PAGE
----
Science Fiction & Fantasy

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Podcasts

Science Fiction

The Myth of Rain

Female spotted owls have a call that doesn’t sound like it should come from a bird of prey. It’s high-pitched and unrealistic, like a squeaky toy that’s being squeezed just a little bit too hard. Lots of people who hear them in the woods don’t even realize that they’ve heard an owl. They assume it’s a bug, or a dog running wild through the evergreens, beloved chewy bone clenched tightly in its jaws.

Science Fiction

Goodnight Earth

Karron leaned over the rail of her boat, the Tarik, and watched the meteor shower from its reflection in the river below. The bright streaks of light looked like underwater fireflies and the Ring more like a soft blue disk, a monochromatic rainbow that ruled their lives in constant reminder of how broken the world was. “Water, water, everywhere,” she murmured to herself.

Fantasy

Sun’s East, Moon’s West

I shot the sparrow because I was starving. Though truthfully, I was aiming at a pheasant; the silver snow and the silver birches played tricks with the light, and as if by magic, pheasant turned into sparrow. When I saw what my arrow had done, I cried with empty eyes, too dry to make tears.

Fantasy

The Ministry of the Eye

Mornings were queues and cigarettes. Queues for the underground turnstiles and queues for the train, queues for stale bagels and queues for lukewarm coffee at the kiosk outside the station. By the time he queued up at the west gate of the pit, Alexander Gerst — tall and grizzled at forty-five, slope-shouldered and running slowly to fat — was lucky if he wasn’t already halfway through his daily ration of tobacco.

Science Fiction

Quiet Town

She was in the laundry room, bent over a basket of Benjamin’s muddy trousers and grass-stained T-shirts and particularly odorous socks, when a rap sounded on the screen door. She didn’t hear at first; she’d noticed, bent over there, a cluster of webbed, purplish veins just below her thigh, beside her knee. She didn’t like seeing them there. They were like a slow-moving car wreck, those veins, a little darker, a little more severe each time she looked.

Fantasy

We’ll Be Together Forever

Audrey took her dinner quietly, without words beyond the obligatories (please, thank you, no, work was fine), and I obliged her the silence. We just ate, together but not together, in that way that you do when there are too many things to say. The meal in question was on the bad side of decent, days-old stir-fried noodles from the Japanese place down the street from her apartment, reheated and reconstituted into a slimy Pan-Asian gruel with the addition of fish sauce, soy sauce, sriracha, curry powder, chili powder, and neglect.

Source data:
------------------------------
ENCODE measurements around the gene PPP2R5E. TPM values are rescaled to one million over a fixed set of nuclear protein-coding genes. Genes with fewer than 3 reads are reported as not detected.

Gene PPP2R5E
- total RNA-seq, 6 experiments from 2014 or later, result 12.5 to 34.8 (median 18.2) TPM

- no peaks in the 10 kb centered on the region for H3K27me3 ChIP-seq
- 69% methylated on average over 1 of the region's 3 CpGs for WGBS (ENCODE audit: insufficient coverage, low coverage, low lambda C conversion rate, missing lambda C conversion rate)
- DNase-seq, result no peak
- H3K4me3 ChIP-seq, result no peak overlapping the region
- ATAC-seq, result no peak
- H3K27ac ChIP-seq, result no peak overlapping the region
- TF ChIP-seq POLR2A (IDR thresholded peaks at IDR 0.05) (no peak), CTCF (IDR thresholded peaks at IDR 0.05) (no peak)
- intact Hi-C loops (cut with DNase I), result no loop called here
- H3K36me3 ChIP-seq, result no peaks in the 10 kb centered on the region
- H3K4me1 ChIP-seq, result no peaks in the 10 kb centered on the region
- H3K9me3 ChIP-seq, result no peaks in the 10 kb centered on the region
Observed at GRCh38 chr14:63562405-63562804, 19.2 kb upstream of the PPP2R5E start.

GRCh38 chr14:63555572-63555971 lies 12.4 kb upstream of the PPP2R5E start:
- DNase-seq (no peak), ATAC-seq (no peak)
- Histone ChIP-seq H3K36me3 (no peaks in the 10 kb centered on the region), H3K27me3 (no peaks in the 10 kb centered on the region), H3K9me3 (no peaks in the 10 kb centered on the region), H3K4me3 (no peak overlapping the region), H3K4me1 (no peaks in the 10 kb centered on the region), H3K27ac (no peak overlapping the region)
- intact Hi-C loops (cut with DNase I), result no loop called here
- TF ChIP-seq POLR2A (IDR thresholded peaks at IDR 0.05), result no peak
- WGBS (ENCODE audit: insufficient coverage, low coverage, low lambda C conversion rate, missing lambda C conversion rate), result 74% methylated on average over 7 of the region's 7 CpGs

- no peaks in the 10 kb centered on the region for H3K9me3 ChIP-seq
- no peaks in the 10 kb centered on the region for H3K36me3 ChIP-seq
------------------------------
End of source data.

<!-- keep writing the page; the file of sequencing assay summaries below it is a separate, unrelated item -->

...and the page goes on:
Science Fiction

The Universe, Sung in Stars

There is music in the stars. The stars, the planets, the asteroids, the galaxies. Everything that is flung, whirling in orbit through space and time. We dwell inside an enormous, ever-changing symphony, and each of the many universes sings a song of its own. I replicate them.

Science Fiction

The New Atlantis

Coming back from my Wilderness Week, I sat by an odd sort of man in the bus. For a long time we didn’t talk; I was mending stockings and he was reading. Then the bus broke down a few miles outside Gresham. Boiler trouble, the way it generally is when the driver insists on trying to go over thirty. It was a Supersonic Superscenic Deluxe Longdistance coal-burner, with Home Comfort, that means a toilet, and the seats were pretty comfortable.

Science Fiction

Hot Rods

The winds blow pretty regular across the dried-up lake. Traction’s good — when luck’s on your side you can reach three hundred KPH or faster. Harper watches the hot rods race on thick white salt so pure and bright the satellites use it for colour calibration. Harper doesn’t care about souped-up hot rods.

Fantasy

A Face of Black Iron

Diomedo Obron and the Archon Filidor passed the evening and much of the night in the latter’s study, discussing the next day’s journey into the wastes of Barran and the expected confrontation with whatever survivor of the Nineteenth Aeon wizards’ cabal still lurked in the Seventh Plane. Erm Kaslo struggled to try to understand the concepts the two thaumaturges threw onto the table — sometimes literally.